2. The simple colors are not complementary, as Hering asserts; blue-green, and not green, is the complementary color of red, and violet-blue, and not blue, is the complementary color of yellow. The simple colors can not, therefore, be considered as antagonistic.
3. The white, which comes from the union of two of Hering's antagonistic colors, is not the result of subtraction, but of addition, as is shown when, with a double spectroscope, a saturated violet being made to cover a yellow, a white is produced which is manifestly more intense than the yellow, while another yellow of the same intensity as the violet added to the yellow does not produce a yellow intenser than the yellow resulting from the first experiment.
4. White is not a direct independent sensation; it is absent in the spectrum where, in red-blindness or violet-blindness, the specific color is absent (Donders).
From the foregoing, and from a study of the phenomena as presented by a number of color-blind persons, two important facts are forced upon the unbiased observer: 1. That we have not yet arrived at any fixed laws governing the phenomena; that all cases can not be classed as distinctly red, green, or violet blindness, though it seems probable that all might be classed under the heads of red-green and blue-yellow blindness. 2. That neither of the two prominent hypotheses fills the demands of an acceptable theory, inasmuch as both fail to account consistently for all the phenomena.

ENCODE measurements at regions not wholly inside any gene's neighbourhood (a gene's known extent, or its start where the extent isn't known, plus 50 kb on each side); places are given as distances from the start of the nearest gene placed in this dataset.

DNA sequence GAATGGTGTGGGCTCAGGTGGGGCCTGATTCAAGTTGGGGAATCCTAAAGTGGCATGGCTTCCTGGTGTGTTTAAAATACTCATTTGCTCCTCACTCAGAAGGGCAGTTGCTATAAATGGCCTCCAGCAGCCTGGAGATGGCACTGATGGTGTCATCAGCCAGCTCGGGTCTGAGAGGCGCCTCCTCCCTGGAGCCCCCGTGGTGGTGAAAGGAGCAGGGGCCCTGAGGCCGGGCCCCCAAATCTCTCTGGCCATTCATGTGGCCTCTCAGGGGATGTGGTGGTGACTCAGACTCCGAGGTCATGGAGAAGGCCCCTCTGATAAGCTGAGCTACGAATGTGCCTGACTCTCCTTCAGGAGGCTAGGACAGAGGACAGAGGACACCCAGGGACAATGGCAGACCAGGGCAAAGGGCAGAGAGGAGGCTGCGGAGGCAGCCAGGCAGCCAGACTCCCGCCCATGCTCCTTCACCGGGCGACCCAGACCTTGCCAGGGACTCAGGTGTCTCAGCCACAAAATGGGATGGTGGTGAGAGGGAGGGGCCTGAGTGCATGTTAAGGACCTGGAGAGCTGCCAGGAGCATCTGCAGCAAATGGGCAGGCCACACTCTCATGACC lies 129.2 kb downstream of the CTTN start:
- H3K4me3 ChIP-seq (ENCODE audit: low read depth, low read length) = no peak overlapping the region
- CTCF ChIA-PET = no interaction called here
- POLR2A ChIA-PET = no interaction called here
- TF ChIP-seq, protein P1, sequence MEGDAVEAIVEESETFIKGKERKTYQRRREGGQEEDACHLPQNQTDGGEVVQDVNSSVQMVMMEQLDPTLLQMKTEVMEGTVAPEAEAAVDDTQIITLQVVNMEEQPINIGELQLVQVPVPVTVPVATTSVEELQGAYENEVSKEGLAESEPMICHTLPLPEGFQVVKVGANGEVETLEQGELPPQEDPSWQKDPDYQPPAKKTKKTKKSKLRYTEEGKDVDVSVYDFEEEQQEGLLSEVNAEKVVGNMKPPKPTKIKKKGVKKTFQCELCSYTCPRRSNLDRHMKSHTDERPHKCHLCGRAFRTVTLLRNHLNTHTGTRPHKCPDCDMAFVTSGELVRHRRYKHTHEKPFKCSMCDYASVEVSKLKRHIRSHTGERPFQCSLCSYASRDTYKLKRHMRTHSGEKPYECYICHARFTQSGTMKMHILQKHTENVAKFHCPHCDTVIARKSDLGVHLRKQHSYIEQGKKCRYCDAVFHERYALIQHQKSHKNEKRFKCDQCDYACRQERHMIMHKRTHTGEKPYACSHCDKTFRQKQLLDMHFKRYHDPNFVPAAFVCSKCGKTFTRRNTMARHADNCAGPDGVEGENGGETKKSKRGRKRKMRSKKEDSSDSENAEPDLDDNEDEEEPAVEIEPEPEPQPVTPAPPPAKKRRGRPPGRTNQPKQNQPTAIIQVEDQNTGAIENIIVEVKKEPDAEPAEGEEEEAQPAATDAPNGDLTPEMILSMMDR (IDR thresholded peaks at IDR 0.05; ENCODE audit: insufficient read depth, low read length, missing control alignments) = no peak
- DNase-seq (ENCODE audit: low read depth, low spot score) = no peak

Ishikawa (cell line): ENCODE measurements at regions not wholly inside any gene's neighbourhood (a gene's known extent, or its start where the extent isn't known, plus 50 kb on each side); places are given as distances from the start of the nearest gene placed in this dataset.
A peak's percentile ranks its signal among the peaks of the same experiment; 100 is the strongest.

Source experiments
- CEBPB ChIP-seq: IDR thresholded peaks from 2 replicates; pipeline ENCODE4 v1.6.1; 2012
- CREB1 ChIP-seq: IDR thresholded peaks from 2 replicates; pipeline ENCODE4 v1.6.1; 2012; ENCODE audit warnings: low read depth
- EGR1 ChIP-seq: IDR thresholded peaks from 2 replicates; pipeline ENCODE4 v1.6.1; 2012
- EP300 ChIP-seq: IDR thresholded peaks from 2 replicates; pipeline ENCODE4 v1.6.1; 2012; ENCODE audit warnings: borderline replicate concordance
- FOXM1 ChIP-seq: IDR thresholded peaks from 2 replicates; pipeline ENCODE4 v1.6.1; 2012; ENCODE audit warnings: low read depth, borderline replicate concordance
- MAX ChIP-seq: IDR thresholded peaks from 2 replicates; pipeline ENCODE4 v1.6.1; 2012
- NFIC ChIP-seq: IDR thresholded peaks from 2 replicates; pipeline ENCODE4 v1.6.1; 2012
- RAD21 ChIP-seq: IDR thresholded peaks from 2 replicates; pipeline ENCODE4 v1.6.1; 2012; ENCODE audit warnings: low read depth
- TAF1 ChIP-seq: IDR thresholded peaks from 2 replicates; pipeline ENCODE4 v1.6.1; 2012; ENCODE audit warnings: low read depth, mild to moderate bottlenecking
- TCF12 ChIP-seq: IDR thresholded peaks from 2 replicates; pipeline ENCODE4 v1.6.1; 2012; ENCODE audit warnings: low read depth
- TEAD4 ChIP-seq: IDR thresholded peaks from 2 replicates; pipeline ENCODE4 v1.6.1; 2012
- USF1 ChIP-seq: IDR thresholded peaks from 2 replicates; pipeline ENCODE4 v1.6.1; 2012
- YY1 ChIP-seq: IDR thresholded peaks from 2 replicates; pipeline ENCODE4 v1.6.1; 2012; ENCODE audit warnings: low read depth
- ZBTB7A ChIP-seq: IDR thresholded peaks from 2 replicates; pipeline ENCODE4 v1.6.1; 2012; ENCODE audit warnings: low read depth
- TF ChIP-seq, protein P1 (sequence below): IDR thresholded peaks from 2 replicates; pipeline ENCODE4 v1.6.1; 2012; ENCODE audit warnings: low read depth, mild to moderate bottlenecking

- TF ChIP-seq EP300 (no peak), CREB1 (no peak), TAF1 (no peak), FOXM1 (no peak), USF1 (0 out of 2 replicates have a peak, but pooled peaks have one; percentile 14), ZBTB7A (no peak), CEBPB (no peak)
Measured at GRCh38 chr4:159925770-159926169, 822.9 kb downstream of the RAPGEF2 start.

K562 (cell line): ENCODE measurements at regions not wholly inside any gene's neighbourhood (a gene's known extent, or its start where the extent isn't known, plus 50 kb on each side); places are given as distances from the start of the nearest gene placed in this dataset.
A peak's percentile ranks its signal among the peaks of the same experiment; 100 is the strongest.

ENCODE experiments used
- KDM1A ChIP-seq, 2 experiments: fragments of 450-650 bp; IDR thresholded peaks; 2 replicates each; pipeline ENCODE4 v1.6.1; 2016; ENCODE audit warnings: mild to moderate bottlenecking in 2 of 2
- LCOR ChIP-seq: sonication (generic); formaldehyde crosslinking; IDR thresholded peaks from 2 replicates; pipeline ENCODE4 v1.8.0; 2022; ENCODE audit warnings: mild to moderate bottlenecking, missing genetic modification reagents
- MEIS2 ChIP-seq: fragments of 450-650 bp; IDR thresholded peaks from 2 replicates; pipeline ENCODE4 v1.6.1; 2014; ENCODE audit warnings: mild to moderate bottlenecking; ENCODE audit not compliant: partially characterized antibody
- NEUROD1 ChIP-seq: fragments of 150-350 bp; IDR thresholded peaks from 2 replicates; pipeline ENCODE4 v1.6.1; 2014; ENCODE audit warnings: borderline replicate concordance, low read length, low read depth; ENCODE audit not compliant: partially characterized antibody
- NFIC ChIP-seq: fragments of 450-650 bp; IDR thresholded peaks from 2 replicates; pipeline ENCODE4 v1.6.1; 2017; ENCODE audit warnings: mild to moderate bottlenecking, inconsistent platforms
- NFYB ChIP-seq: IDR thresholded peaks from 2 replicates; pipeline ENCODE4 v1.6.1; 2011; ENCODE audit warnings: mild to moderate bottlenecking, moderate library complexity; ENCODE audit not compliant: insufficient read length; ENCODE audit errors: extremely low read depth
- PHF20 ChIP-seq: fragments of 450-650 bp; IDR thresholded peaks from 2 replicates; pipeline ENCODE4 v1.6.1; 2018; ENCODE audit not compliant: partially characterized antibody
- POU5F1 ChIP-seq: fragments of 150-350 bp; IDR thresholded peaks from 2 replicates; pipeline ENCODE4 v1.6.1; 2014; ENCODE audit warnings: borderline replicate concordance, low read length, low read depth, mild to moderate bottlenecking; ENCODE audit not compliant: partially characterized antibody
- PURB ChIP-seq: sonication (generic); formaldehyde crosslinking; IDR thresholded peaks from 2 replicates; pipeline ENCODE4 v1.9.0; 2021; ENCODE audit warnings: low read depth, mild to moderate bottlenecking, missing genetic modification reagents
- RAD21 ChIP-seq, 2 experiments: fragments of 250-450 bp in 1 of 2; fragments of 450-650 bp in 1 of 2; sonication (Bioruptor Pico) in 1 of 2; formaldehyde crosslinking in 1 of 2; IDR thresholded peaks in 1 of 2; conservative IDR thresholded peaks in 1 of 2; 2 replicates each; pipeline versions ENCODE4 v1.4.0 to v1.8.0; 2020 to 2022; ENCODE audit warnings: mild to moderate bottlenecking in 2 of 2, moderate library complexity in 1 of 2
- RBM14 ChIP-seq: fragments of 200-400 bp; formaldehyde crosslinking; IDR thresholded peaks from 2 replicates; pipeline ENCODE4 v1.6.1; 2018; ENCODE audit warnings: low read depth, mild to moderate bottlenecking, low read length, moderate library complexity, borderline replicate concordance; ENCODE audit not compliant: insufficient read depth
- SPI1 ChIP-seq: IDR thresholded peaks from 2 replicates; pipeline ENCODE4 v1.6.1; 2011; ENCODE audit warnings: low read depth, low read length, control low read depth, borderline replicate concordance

It seems to us that, in the consideration of the subject of color-blindness hitherto, too much stress has been laid on the part which the retina plays in color-perception. There are three distinct agents at work in the perception of color. The impression is first made on the retina; this is carried thence by means of the optic nerve to the center in the brain which presides over the function of vision, and it is there converted into a sensation. Let any one of these agents become incapacitated, from any cause, for properly carrying on its function, and there must be a perversion or absence of sensation. In certain affections of the retina and optic nerve we have instances of color-blindness from deranged or abolished functional activity of the first two agents, and in some forms of toxic action, particularly alcoholic poisoning, we have in all probability examples of the cerebral form of color-blindness. The supposed color-fibers or color-substances may be in a perfect condition and acted upon in a perfectly normal manner by light, but the optic nerve may be incapacitated by some change in its molecular structure from carrying all of the impressions correctly to the brain-center, and, even should all the separate impressions arrive there, the cerebral center itself may not be in condition to convert them into the proper sensation. The conducting power of the nerve, or the converting power of the cerebral center, may be but slightly deranged or totally deficient for some color or colors, and so the phenomena presented by two cases falling under the same category would be very different;